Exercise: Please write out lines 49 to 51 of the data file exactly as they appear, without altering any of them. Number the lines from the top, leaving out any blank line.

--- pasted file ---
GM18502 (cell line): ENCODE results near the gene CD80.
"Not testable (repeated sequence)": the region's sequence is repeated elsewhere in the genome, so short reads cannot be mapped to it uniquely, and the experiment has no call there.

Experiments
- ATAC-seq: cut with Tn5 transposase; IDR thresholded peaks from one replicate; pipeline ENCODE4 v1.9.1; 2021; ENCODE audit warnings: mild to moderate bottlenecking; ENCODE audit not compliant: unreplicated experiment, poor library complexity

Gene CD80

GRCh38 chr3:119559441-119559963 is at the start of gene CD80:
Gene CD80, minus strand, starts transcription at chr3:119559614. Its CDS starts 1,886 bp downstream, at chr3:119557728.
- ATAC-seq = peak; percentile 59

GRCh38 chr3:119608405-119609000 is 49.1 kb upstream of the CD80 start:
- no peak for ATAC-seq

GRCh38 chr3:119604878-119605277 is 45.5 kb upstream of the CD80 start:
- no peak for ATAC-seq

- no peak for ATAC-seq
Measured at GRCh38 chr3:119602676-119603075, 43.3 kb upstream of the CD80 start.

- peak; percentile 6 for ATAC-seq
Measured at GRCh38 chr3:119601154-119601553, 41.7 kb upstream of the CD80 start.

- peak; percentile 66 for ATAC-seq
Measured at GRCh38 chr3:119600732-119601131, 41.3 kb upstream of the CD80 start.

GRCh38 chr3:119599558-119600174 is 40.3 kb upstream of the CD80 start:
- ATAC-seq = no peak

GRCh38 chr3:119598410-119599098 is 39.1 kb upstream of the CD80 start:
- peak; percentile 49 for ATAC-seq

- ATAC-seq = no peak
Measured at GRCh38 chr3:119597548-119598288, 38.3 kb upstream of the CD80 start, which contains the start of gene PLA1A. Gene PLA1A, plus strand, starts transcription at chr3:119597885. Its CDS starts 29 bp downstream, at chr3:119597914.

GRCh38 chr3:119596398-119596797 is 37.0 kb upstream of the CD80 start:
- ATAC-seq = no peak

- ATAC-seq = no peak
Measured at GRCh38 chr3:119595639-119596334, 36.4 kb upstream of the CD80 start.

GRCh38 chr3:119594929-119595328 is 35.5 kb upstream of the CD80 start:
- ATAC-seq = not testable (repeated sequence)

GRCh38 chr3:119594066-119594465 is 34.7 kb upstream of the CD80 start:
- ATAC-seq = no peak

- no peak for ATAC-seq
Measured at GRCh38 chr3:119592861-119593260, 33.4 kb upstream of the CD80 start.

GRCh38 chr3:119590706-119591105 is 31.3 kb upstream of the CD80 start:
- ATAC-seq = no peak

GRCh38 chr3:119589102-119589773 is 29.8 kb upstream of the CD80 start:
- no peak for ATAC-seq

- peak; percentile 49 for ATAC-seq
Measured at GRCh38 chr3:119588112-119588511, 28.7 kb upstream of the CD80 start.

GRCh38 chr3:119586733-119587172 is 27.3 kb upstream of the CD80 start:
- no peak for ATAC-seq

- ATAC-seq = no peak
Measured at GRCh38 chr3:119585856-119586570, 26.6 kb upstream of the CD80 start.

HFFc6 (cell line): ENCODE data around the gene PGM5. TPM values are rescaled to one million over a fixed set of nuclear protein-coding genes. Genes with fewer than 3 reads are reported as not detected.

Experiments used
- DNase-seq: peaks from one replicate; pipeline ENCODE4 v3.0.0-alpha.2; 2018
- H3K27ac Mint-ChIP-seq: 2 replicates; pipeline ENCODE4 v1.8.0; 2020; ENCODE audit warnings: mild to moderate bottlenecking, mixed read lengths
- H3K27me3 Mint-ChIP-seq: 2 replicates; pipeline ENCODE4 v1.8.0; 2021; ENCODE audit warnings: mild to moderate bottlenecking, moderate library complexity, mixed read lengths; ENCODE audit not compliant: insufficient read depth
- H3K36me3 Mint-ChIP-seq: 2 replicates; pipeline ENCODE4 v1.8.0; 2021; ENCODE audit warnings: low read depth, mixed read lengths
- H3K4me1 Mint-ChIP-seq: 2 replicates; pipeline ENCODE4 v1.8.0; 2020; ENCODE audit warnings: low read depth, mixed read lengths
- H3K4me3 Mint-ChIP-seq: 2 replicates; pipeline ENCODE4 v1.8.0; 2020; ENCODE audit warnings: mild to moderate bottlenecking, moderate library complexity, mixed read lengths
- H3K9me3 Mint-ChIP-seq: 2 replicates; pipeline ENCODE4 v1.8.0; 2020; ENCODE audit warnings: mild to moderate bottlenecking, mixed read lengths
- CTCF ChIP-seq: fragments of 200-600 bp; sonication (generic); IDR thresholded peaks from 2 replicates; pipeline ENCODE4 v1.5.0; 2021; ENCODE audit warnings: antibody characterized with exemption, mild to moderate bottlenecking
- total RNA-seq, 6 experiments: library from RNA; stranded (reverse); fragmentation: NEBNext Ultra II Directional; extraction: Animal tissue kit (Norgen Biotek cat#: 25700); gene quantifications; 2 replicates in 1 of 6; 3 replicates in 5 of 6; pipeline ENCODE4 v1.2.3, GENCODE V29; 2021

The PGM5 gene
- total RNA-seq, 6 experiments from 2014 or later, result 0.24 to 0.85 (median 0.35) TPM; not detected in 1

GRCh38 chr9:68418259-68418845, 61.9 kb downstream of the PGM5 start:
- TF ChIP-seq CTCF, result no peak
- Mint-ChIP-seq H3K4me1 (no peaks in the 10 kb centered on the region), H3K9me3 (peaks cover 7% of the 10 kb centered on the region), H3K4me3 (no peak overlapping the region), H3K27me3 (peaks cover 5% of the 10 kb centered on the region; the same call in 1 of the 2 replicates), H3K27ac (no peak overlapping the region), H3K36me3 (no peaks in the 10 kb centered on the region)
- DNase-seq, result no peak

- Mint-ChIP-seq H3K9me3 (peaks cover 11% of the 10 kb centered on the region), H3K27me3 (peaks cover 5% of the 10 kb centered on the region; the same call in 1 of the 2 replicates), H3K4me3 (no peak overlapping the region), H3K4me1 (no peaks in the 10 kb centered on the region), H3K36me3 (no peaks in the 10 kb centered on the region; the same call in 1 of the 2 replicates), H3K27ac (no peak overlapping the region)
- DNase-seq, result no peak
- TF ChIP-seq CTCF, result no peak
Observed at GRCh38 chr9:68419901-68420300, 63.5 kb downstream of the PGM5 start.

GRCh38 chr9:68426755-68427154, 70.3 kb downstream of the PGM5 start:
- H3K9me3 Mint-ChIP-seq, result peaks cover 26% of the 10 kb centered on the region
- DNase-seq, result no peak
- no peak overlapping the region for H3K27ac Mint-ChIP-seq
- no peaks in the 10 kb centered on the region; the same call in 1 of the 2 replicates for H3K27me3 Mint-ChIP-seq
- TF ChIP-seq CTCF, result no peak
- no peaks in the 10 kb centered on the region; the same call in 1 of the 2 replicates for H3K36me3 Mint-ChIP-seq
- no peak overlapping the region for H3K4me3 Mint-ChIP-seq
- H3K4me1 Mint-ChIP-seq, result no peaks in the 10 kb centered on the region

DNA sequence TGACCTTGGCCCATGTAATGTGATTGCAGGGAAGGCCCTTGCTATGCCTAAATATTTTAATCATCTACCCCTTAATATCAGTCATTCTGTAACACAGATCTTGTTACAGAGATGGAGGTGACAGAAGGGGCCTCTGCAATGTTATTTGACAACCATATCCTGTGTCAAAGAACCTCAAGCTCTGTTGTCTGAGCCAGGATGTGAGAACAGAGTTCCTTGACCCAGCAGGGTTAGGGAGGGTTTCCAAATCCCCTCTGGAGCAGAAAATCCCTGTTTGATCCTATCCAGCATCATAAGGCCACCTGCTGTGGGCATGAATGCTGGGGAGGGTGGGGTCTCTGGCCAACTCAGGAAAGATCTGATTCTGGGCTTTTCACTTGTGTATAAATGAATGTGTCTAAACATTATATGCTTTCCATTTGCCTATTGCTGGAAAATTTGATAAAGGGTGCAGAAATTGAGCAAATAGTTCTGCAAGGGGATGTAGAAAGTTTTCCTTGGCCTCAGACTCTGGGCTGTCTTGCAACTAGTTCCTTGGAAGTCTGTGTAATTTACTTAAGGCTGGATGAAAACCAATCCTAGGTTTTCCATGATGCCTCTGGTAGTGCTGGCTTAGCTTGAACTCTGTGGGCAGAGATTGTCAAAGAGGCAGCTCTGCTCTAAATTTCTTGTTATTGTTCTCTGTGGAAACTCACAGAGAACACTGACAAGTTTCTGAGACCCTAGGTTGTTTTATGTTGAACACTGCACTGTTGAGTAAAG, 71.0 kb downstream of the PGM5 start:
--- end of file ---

- H3K27me3 Mint-ChIP-seq: 2 replicates; pipeline ENCODE4 v1.8.0; 2021; ENCODE audit warnings: mild to moderate bottlenecking, moderate library complexity, mixed read lengths; ENCODE audit not compliant: insufficient read depth
- H3K36me3 Mint-ChIP-seq: 2 replicates; pipeline ENCODE4 v1.8.0; 2021; ENCODE audit warnings: low read depth, mixed read lengths
- H3K4me1 Mint-ChIP-seq: 2 replicates; pipeline ENCODE4 v1.8.0; 2020; ENCODE audit warnings: low read depth, mixed read lengths